Now rect.animate() can be called, just like any other method. Notice that the second argument is in the form { propertyName: { value: function() {} } } – the value property is important and I haven’t arbitrarily picked it. These properties are known as property attributes.

Property attributes can be “named data” and “named attribute” properties. These additional flags can be applied to named data properties:

  • writable: Determines if the property is writable
  • enumerable: Should this property be included in for-in enumeration?
  • configurable: If false, attempts to delete or change the property’s attributes will fail

Although this is new to ECMAScript 5, it adds a much desired level of control to properties and their definition.

Getters and Setters

Property attributes allow JavaScript to support getters and setters with a lightweight syntax:

function Rectangle() {
  this._animating = false;
}

Rectangle.prototype = Object.create(Shape.prototype, {
  animating: {
    get: function() {
      console.log('Rectangle.prototype.animating get');
      return this._animating;
    },

    set: function(value) {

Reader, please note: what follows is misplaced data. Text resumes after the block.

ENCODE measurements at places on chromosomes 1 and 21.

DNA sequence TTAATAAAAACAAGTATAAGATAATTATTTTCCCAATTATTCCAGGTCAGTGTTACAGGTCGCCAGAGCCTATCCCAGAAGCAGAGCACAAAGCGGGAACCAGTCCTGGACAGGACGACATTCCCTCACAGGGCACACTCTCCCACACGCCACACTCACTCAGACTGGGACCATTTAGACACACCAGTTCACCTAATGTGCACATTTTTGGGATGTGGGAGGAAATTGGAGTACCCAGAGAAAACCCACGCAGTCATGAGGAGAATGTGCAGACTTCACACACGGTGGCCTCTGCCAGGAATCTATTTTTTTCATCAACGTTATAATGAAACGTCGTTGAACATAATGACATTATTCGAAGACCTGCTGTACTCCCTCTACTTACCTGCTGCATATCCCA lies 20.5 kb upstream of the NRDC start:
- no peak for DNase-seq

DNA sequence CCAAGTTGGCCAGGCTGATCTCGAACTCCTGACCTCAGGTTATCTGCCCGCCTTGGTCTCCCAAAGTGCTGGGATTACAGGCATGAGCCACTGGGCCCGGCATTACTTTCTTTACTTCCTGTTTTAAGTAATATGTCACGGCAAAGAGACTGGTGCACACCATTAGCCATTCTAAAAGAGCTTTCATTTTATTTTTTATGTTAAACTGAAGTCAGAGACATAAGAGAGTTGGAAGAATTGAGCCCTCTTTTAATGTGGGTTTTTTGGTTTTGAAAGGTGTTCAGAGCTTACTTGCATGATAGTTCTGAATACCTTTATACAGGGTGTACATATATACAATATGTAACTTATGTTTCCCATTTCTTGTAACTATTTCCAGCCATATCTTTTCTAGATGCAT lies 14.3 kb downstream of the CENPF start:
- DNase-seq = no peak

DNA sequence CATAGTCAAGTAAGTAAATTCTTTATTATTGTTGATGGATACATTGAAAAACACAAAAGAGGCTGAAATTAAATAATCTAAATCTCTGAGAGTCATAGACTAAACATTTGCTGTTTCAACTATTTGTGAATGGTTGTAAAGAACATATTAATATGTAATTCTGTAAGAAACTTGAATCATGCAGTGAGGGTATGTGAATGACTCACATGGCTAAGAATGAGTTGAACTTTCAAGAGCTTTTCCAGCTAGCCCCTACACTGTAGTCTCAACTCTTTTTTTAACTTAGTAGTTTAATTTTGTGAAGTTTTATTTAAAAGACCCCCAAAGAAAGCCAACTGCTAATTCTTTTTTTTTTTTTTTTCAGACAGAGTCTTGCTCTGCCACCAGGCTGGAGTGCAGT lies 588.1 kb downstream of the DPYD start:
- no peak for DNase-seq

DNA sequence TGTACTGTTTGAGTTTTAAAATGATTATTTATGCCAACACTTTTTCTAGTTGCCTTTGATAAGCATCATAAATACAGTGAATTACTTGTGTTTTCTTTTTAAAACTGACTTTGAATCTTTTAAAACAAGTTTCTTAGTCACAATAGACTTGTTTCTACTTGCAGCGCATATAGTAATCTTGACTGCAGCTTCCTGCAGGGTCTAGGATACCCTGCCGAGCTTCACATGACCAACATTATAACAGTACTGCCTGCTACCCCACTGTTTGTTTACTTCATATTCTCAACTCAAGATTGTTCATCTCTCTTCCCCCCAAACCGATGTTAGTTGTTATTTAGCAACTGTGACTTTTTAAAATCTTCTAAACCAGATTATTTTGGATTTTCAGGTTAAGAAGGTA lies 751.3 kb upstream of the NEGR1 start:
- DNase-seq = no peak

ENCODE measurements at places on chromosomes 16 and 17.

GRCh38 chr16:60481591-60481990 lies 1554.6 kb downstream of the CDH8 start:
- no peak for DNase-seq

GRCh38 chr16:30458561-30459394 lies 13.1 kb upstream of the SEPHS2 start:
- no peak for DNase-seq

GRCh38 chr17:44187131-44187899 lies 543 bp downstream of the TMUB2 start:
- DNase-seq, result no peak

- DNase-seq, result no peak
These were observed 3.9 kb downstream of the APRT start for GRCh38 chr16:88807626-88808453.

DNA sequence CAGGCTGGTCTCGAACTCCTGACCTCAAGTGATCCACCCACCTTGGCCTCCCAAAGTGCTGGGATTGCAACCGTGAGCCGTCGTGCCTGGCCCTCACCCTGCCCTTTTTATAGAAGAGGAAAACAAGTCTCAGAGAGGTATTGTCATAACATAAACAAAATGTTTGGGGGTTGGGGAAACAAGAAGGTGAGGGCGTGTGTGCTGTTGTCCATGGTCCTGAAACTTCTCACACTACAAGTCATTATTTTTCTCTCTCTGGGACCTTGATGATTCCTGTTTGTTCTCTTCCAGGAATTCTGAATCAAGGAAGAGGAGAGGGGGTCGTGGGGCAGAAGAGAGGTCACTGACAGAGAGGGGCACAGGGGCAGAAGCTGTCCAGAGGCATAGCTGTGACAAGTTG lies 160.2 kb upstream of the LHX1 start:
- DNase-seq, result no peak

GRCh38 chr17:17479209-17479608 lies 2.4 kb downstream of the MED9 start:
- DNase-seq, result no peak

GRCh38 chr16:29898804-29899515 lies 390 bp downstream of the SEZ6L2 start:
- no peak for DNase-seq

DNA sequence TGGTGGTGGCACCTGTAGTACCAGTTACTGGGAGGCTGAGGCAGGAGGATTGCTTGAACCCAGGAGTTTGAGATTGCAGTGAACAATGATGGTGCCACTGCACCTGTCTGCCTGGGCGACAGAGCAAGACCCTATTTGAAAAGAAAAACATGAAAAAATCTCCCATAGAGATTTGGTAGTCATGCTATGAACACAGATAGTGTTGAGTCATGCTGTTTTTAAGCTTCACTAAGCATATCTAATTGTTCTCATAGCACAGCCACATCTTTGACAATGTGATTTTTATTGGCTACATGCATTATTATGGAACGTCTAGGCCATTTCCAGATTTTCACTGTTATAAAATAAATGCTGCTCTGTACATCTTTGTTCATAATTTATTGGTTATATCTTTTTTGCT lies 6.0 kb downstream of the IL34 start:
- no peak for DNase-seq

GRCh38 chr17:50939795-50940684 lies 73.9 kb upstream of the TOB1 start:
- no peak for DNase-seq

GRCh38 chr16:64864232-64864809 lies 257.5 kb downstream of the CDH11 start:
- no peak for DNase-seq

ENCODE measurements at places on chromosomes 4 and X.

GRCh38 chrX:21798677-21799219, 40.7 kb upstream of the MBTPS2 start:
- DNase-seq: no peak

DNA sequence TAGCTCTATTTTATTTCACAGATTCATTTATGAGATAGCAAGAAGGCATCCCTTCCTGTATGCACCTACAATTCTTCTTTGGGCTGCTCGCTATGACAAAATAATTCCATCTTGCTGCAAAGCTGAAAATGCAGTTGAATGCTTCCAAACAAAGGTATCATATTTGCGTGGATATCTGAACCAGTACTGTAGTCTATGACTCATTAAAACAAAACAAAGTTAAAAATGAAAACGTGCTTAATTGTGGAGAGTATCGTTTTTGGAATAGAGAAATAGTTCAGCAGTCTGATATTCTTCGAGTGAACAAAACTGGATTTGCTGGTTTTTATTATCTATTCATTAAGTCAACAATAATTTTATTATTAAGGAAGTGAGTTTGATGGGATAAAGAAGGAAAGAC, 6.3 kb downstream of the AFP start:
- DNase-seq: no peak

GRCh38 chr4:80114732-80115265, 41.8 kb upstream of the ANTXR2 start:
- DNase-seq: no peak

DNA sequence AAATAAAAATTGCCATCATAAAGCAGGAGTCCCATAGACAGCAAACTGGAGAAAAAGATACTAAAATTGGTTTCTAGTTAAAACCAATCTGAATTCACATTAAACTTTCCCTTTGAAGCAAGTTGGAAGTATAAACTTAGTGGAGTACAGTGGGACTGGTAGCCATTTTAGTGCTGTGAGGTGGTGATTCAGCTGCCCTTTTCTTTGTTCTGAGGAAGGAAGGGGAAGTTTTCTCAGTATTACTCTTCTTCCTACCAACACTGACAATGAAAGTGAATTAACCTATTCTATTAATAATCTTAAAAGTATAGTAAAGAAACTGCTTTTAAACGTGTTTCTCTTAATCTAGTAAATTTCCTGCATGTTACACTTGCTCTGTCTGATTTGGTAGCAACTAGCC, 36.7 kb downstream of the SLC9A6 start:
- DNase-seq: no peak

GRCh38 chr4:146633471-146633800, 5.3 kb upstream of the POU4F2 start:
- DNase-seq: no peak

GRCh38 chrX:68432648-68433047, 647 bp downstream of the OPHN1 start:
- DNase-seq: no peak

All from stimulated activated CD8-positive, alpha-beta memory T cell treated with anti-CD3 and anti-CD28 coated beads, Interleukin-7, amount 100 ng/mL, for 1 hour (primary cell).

console.log('Rectangle.prototype.animating set');
      this._animating = value;
    }
  }
});

var rect = new Rectangle();

rect.animating = true;
console.log(rect.animating);

In this example I’ve renamed animating to _animating, but it can still be accessed using rect.animating because I’ve defined an animating property with a get and set method.

This makes it possible to track whenever this value is changed, as illustrated by the console.log calls.

In JavaScript implementations that don’t include Object.create, this second argument may not be supported. The ECMAScript 5 compatibility table by Kangax has a wide range of compatibility tests that can help you decide if it’s safe to use it.

Update Notes

This article has been updated using feedback from the following readers:

  • Sean – Accuracy issues
  • Marcel LaverdetObject.create(null)
  • Ghasem Kiani – Issues with my “super” example (removed)
  • Ti – typo (active should have been animating)